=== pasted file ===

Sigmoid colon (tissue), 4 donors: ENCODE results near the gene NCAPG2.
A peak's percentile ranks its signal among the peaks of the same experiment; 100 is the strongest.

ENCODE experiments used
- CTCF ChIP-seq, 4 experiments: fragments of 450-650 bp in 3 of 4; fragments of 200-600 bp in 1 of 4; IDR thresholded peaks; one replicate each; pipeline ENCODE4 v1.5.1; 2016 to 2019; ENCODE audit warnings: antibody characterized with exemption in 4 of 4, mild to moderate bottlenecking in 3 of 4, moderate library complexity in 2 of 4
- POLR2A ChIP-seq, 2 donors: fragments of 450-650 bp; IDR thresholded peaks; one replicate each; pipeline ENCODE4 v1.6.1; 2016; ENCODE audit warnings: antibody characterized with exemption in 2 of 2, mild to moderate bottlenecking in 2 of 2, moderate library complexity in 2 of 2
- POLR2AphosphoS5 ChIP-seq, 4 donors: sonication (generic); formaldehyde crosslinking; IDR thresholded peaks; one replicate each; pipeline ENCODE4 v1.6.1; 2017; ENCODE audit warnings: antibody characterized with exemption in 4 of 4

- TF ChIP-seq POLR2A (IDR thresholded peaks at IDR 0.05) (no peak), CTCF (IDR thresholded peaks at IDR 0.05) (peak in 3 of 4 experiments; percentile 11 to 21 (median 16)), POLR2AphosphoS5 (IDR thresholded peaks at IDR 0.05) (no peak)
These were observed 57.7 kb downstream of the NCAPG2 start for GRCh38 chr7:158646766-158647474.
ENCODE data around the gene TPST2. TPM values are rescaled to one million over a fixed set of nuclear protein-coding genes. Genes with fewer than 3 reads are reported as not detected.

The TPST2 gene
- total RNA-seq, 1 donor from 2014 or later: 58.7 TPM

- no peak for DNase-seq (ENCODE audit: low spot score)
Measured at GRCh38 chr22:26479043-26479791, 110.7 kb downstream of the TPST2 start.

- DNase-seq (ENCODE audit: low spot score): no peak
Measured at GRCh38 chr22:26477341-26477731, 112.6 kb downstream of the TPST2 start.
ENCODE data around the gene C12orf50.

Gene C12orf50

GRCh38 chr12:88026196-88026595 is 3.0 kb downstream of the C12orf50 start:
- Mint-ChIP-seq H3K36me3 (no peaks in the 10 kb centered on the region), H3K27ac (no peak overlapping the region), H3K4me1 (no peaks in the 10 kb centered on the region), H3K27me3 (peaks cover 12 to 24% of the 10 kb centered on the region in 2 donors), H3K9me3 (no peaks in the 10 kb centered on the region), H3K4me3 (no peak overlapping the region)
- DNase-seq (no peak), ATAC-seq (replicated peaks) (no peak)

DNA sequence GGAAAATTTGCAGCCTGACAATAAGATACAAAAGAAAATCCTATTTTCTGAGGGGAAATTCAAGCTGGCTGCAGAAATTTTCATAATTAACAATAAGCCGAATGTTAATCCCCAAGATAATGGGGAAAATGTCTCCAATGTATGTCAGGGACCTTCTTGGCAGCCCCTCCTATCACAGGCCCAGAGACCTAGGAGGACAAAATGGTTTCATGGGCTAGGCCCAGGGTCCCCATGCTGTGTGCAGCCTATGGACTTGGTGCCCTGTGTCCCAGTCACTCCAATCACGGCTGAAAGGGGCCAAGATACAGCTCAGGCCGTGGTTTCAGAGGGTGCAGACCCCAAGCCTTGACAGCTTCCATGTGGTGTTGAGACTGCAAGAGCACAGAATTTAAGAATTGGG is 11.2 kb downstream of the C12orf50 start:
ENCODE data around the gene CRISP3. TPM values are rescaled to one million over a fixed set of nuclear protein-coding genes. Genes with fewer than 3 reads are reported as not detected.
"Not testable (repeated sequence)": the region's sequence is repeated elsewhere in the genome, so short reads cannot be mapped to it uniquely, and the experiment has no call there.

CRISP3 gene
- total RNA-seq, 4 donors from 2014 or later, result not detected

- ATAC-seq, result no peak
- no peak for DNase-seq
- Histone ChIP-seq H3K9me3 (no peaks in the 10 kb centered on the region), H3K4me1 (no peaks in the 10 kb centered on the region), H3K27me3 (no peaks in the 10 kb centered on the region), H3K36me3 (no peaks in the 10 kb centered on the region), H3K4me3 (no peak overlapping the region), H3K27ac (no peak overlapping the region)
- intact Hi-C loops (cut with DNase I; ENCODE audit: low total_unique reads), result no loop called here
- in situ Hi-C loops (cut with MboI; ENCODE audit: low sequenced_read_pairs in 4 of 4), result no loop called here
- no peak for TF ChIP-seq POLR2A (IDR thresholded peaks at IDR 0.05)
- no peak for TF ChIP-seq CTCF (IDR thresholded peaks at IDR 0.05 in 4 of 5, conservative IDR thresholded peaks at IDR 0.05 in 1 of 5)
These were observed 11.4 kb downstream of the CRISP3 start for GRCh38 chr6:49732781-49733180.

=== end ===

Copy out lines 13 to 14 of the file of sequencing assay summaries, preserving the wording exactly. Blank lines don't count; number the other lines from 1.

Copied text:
Measured at GRCh38 chr22:26479043-26479791, 110.7 kb downstream of the TPST2 start.

- DNase-seq (ENCODE audit: low spot score): no peak